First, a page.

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Singapore ramps up digital push

The roles that would benefit most from such training will be identified

The development is part of Singapore's drive to create a national digital identity
The development is part of Singapore's drive to create a national digital identity

By 2023, Singaporean citizens and businesses will be able to access all government services 24-7, and anywhere on an internet-enabled device under a five-year Digital Government Blueprint (DGB) announced this week.


The DGB was drawn up by the Smart Nation Digital Government Office (SNDGO) to make public services and information more digitally accessible and to create a national digital identity.


To help deliver on this goal, some 20,000 public service officers will undergo digital literacy training, double the republic’s previous target of 10,000. Currently, more than 4,000 public officers have undergone training in data analytics and data science.


Citizens will also be able to complete 90 to 95 per cent of their transactions entirely on government websites.


For instance, the SingPass mobile app to be implemented later this year will enable users to access government services without the need for physical tokens or SMS passwords.


The app will allow Singaporeans to pay bills, sign documents online, apply for public housing, and even buy or sell a house or car.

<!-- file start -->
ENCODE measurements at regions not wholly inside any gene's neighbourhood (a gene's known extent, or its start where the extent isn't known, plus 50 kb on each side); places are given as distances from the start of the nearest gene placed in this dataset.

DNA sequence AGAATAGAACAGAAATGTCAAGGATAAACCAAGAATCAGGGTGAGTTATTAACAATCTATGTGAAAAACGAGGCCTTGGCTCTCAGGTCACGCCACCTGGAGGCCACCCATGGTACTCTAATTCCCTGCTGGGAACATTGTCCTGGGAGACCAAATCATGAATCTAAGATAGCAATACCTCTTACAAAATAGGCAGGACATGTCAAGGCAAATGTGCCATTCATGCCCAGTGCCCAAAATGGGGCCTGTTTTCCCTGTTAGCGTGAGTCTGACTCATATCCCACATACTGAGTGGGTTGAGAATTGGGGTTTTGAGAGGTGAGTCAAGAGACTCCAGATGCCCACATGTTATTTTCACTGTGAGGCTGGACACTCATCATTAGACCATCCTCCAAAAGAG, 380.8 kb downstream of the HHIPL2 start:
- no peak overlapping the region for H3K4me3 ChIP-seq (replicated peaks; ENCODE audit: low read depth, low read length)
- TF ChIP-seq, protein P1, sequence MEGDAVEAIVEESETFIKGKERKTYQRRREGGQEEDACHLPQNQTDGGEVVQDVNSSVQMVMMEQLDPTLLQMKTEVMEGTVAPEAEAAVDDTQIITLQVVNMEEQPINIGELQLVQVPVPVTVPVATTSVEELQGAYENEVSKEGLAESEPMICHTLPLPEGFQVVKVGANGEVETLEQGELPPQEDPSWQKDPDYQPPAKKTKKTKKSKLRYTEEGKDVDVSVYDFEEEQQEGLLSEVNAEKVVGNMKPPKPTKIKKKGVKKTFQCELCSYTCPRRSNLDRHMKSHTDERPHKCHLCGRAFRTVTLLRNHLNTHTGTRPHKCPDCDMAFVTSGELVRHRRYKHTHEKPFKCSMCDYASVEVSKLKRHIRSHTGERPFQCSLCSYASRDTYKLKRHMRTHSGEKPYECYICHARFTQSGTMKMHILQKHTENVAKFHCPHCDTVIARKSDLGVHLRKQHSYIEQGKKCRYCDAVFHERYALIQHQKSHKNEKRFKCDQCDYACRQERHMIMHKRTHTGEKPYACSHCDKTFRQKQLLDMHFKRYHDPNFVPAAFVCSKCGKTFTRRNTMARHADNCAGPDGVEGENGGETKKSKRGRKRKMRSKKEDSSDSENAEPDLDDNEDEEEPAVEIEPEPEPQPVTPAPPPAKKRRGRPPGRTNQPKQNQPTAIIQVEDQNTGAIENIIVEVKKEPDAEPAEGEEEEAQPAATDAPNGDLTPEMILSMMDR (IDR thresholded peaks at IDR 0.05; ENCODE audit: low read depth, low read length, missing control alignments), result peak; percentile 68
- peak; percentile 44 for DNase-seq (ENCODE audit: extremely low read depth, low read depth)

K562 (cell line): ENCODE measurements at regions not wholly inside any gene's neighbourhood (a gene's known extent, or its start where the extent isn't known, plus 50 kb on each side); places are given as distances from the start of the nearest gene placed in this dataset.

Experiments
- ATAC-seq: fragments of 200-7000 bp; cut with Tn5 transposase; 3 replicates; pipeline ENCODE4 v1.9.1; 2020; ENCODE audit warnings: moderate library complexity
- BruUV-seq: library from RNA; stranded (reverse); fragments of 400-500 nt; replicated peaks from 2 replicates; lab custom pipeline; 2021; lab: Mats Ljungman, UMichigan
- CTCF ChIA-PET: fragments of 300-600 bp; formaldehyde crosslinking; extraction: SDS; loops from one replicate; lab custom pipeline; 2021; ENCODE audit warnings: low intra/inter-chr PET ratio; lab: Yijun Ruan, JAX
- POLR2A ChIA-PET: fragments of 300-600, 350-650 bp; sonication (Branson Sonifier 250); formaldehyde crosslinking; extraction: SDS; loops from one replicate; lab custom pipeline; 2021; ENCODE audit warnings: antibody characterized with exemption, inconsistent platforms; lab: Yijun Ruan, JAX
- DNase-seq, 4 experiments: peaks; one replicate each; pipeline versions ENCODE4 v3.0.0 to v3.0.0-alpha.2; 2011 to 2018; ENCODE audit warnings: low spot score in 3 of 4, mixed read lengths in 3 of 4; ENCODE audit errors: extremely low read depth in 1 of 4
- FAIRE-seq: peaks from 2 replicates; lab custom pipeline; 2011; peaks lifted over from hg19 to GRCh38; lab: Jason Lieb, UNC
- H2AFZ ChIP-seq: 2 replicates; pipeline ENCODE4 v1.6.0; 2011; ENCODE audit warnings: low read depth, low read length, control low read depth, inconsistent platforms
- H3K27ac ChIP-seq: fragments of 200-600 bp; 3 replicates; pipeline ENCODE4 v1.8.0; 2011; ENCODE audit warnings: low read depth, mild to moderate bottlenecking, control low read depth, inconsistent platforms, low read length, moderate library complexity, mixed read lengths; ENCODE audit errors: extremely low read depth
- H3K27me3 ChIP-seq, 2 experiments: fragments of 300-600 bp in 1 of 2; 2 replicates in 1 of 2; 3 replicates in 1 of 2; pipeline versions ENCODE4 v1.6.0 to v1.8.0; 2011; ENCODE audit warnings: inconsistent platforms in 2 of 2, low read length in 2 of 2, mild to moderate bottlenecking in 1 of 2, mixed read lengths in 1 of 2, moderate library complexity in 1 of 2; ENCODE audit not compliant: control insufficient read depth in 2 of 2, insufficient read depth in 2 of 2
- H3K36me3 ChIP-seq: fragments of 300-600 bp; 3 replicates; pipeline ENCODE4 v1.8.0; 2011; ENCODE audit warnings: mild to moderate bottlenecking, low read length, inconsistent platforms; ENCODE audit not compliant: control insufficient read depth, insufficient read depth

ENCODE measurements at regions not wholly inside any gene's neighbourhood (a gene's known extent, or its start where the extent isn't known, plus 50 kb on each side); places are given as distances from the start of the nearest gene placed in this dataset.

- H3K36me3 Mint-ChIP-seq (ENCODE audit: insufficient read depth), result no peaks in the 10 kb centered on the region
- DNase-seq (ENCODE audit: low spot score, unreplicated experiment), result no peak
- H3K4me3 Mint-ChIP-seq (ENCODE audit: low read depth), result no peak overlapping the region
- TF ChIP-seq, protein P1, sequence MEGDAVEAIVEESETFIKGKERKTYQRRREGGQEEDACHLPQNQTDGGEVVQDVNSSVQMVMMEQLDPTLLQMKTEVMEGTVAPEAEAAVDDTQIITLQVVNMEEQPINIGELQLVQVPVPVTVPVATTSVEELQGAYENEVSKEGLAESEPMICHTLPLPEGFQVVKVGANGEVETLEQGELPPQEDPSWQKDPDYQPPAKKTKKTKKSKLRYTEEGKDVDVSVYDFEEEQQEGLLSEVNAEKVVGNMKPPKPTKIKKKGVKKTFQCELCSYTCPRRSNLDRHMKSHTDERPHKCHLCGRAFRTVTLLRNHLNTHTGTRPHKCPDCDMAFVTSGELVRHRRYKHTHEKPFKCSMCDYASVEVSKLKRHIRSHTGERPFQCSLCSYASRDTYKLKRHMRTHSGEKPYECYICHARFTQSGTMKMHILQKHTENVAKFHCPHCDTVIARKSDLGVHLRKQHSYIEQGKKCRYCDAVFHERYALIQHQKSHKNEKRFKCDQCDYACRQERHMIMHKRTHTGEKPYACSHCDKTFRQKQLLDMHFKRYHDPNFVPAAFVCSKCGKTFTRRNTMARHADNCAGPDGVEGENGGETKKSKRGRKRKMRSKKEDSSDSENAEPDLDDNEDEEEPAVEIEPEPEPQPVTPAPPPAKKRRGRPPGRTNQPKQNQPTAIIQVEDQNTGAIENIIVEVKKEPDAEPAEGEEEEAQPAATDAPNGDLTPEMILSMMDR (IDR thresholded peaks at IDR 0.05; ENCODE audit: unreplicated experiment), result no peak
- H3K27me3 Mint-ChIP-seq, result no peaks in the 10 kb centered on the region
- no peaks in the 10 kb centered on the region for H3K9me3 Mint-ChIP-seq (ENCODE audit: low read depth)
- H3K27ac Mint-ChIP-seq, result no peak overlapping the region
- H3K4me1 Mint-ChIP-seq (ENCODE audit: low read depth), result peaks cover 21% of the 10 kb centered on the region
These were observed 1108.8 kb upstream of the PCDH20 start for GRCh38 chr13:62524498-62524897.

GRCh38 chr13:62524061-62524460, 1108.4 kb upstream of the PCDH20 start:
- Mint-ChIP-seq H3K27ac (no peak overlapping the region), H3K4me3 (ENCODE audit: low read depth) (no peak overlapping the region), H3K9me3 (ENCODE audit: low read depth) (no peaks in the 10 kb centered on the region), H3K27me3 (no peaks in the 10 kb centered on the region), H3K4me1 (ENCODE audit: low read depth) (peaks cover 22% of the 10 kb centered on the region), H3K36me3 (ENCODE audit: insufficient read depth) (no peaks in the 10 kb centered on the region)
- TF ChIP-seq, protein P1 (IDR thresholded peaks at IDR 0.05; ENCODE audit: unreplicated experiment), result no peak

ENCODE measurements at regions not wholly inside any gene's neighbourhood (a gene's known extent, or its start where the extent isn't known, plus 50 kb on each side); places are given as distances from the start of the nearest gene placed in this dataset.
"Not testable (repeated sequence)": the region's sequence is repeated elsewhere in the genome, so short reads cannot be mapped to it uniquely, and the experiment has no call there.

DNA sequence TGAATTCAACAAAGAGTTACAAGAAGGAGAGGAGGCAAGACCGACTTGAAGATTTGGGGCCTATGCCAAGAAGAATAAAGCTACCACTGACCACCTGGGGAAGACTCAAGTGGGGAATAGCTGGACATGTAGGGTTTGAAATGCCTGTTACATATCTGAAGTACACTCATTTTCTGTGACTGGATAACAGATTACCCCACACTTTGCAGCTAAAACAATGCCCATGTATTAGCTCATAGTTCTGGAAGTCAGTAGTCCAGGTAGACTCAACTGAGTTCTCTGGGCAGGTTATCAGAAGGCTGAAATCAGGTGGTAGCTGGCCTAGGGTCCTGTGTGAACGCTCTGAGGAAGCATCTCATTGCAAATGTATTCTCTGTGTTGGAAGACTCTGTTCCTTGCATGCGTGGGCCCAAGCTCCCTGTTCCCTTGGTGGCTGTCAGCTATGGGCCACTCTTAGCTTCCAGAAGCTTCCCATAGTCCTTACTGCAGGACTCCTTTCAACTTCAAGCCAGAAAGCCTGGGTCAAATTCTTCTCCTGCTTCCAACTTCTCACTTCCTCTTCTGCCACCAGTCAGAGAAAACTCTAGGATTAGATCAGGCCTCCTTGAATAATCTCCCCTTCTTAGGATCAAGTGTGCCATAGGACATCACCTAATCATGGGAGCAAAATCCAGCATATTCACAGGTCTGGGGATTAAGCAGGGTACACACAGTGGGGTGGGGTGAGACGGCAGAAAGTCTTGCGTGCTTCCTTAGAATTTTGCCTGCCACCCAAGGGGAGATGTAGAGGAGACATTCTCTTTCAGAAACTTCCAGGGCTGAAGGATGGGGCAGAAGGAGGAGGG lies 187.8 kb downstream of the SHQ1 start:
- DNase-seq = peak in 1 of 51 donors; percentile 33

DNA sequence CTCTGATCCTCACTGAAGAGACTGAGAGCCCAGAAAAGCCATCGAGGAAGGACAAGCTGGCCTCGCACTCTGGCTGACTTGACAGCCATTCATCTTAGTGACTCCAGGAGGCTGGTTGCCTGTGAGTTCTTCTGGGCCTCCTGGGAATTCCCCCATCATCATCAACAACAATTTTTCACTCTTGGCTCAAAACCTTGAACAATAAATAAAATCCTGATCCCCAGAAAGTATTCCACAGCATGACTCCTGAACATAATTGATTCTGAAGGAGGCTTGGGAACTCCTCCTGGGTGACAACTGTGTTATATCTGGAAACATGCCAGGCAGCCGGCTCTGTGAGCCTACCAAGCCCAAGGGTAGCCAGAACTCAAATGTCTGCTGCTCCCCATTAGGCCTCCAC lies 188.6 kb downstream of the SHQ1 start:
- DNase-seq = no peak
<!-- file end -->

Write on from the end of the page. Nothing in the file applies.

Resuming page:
The new transactions will add to existing ones that can already be completed entirely online, such as the filing of income tax and accessing of library resources.


“It is a statement of our ambition to better leverage data and harness new technologies, and to drive broader efforts to build a digital economy and digital society, in support of Smart Nation,” said Teo Chee Hean, deputy prime minister, who is also coordinating minister for national security and minister-in-charge of the civil service.


In addition to allowing citizens to access government sites more securely through a unified application and payments platform, the Government said it is also looking to extend the use of MyInfo – a digital vault of personal data – to more businesses.


MyInfo enables users’ personal details to automatically populate online forms and saves the effort of having to repeatedly submit supporting documents.


“Our national level-projects, such as the national digital identity and the e-payments infrastructure, not only enable more secure and convenient digital services in Singapore, but also allow businesses to develop innovative new services and business models that can apply across borders and economies,” added Teo.


The Government has set targets of a 75- to 80 per cent satisfaction rate among citizens who use its digital services by 2023. This will be measured via surveys, said the SNDGO.


Currently, around 70 per cent of citizens and 60 per cent of businesses are reportedly satisfied with the Government’s digital services.


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